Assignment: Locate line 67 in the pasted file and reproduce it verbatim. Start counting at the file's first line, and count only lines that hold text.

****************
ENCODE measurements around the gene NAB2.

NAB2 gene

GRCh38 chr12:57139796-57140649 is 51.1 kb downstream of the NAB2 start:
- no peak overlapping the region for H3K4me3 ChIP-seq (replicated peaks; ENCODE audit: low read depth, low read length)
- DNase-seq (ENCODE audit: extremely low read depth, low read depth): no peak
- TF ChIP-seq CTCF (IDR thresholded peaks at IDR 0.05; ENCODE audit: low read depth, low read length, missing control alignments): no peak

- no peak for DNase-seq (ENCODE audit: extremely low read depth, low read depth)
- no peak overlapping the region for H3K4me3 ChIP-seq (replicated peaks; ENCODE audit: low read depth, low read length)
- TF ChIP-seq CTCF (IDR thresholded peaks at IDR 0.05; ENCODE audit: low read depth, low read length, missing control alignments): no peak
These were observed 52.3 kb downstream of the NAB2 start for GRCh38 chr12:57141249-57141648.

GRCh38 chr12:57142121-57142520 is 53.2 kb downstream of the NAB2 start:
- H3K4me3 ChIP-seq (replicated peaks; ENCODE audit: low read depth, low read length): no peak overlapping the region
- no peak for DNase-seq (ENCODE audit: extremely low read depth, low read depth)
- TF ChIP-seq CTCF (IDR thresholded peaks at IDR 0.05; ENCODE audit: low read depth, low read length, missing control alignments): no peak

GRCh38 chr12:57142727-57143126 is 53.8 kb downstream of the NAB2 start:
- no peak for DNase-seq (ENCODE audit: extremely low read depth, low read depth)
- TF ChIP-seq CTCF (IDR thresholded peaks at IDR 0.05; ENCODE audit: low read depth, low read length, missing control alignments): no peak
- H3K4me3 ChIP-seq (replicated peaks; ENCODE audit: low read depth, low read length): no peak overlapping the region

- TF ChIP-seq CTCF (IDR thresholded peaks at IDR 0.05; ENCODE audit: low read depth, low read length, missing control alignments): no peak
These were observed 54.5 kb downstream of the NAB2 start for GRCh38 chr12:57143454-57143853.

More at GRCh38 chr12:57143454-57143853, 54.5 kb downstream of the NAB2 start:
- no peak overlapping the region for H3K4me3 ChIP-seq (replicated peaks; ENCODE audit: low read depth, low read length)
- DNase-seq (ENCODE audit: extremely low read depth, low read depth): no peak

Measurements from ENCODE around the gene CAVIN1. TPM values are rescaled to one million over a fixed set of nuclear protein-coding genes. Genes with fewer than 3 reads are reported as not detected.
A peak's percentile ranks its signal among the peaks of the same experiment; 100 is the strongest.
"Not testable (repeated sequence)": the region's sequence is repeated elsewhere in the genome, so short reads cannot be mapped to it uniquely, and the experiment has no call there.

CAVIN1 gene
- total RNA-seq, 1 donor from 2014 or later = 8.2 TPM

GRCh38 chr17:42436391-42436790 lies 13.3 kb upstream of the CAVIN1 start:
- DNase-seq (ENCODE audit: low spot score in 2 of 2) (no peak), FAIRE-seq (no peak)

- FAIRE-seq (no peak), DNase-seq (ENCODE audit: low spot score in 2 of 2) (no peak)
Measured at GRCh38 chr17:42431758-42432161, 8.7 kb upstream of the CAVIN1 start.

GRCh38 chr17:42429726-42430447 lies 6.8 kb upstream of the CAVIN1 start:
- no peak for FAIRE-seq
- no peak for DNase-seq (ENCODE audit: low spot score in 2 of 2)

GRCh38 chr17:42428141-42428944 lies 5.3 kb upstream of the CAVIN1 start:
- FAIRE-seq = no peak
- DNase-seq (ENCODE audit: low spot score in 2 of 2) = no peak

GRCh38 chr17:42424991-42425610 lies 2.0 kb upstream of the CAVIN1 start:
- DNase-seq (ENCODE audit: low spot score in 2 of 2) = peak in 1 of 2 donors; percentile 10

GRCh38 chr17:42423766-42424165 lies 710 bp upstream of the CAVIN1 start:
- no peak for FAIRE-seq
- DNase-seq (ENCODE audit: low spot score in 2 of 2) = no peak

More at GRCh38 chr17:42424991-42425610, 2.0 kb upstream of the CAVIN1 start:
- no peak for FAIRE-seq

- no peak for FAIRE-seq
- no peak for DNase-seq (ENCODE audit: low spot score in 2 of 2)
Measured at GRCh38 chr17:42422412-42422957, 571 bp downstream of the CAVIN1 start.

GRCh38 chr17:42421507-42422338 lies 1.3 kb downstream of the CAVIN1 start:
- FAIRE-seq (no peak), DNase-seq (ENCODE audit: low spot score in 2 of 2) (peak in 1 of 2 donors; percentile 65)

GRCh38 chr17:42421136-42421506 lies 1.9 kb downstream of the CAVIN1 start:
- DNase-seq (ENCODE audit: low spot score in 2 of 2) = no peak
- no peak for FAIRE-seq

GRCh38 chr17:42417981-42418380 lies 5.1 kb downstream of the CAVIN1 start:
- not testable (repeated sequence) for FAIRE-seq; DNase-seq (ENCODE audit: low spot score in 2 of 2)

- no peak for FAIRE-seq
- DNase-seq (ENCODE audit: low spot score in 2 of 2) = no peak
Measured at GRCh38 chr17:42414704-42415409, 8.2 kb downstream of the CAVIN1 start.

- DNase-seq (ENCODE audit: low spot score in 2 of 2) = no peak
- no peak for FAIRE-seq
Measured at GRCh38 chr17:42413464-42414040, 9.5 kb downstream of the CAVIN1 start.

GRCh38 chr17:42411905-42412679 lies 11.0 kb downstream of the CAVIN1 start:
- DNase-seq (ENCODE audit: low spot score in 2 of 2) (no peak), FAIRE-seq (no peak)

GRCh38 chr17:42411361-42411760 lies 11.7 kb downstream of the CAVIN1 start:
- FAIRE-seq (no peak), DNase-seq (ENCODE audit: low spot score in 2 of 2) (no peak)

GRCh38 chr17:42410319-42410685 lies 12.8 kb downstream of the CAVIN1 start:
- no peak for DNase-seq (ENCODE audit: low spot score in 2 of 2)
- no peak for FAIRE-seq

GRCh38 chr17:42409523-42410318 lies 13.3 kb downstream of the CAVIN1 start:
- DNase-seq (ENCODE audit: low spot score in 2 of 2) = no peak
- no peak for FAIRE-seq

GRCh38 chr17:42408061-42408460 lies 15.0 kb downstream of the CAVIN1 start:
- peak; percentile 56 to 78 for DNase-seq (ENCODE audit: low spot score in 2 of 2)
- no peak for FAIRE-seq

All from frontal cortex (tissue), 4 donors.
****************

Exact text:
- no peak for DNase-seq (ENCODE audit: low spot score in 2 of 2)